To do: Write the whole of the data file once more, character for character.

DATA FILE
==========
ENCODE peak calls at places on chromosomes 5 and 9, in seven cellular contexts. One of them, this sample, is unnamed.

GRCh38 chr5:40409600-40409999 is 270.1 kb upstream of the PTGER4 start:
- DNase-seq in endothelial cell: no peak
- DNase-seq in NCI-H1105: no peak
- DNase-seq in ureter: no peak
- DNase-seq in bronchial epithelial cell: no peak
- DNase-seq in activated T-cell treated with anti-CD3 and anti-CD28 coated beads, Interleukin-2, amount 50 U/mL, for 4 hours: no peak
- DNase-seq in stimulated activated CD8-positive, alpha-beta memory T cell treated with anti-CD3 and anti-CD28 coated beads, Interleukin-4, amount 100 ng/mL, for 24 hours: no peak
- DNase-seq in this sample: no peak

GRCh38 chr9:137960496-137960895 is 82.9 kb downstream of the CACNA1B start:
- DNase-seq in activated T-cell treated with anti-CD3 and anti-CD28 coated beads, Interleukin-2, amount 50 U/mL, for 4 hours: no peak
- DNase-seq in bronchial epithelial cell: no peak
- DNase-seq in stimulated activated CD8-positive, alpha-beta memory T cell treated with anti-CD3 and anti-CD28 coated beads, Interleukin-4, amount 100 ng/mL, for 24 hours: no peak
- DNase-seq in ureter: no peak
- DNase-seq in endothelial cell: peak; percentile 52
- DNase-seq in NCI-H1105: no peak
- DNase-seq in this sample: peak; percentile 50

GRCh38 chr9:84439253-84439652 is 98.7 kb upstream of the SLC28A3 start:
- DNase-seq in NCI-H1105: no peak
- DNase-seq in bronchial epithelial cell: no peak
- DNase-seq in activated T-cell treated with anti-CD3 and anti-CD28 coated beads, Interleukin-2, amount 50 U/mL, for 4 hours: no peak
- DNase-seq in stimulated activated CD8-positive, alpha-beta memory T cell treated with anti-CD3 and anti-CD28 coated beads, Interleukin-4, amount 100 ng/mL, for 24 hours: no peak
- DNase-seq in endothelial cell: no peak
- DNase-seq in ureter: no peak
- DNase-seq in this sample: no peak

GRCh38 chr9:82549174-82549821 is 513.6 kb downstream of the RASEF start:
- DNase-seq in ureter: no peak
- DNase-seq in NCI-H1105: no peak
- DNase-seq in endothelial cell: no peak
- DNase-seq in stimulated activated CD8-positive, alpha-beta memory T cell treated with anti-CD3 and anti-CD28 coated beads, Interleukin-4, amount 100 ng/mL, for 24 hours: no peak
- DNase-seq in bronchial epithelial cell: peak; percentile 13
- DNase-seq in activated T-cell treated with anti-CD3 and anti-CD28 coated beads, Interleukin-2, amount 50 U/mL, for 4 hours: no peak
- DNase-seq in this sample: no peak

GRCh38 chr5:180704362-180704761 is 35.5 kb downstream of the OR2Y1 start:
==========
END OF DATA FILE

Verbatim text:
ENCODE peak calls at places on chromosomes 5 and 9, in seven cellular contexts. One of them, this sample, is unnamed.

GRCh38 chr5:40409600-40409999 is 270.1 kb upstream of the PTGER4 start:
- DNase-seq in endothelial cell: no peak
- DNase-seq in NCI-H1105: no peak
- DNase-seq in ureter: no peak
- DNase-seq in bronchial epithelial cell: no peak
- DNase-seq in activated T-cell treated with anti-CD3 and anti-CD28 coated beads, Interleukin-2, amount 50 U/mL, for 4 hours: no peak
- DNase-seq in stimulated activated CD8-positive, alpha-beta memory T cell treated with anti-CD3 and anti-CD28 coated beads, Interleukin-4, amount 100 ng/mL, for 24 hours: no peak
- DNase-seq in this sample: no peak

GRCh38 chr9:137960496-137960895 is 82.9 kb downstream of the CACNA1B start:
- DNase-seq in activated T-cell treated with anti-CD3 and anti-CD28 coated beads, Interleukin-2, amount 50 U/mL, for 4 hours: no peak
- DNase-seq in bronchial epithelial cell: no peak
- DNase-seq in stimulated activated CD8-positive, alpha-beta memory T cell treated with anti-CD3 and anti-CD28 coated beads, Interleukin-4, amount 100 ng/mL, for 24 hours: no peak
- DNase-seq in ureter: no peak
- DNase-seq in endothelial cell: peak; percentile 52
- DNase-seq in NCI-H1105: no peak
- DNase-seq in this sample: peak; percentile 50

GRCh38 chr9:84439253-84439652 is 98.7 kb upstream of the SLC28A3 start:
- DNase-seq in NCI-H1105: no peak
- DNase-seq in bronchial epithelial cell: no peak
- DNase-seq in activated T-cell treated with anti-CD3 and anti-CD28 coated beads, Interleukin-2, amount 50 U/mL, for 4 hours: no peak
- DNase-seq in stimulated activated CD8-positive, alpha-beta memory T cell treated with anti-CD3 and anti-CD28 coated beads, Interleukin-4, amount 100 ng/mL, for 24 hours: no peak
- DNase-seq in endothelial cell: no peak
- DNase-seq in ureter: no peak
- DNase-seq in this sample: no peak

GRCh38 chr9:82549174-82549821 is 513.6 kb downstream of the RASEF start:
- DNase-seq in ureter: no peak
- DNase-seq in NCI-H1105: no peak
- DNase-seq in endothelial cell: no peak
- DNase-seq in stimulated activated CD8-positive, alpha-beta memory T cell treated with anti-CD3 and anti-CD28 coated beads, Interleukin-4, amount 100 ng/mL, for 24 hours: no peak
- DNase-seq in bronchial epithelial cell: peak; percentile 13
- DNase-seq in activated T-cell treated with anti-CD3 and anti-CD28 coated beads, Interleukin-2, amount 50 U/mL, for 4 hours: no peak
- DNase-seq in this sample: no peak

GRCh38 chr5:180704362-180704761 is 35.5 kb downstream of the OR2Y1 start: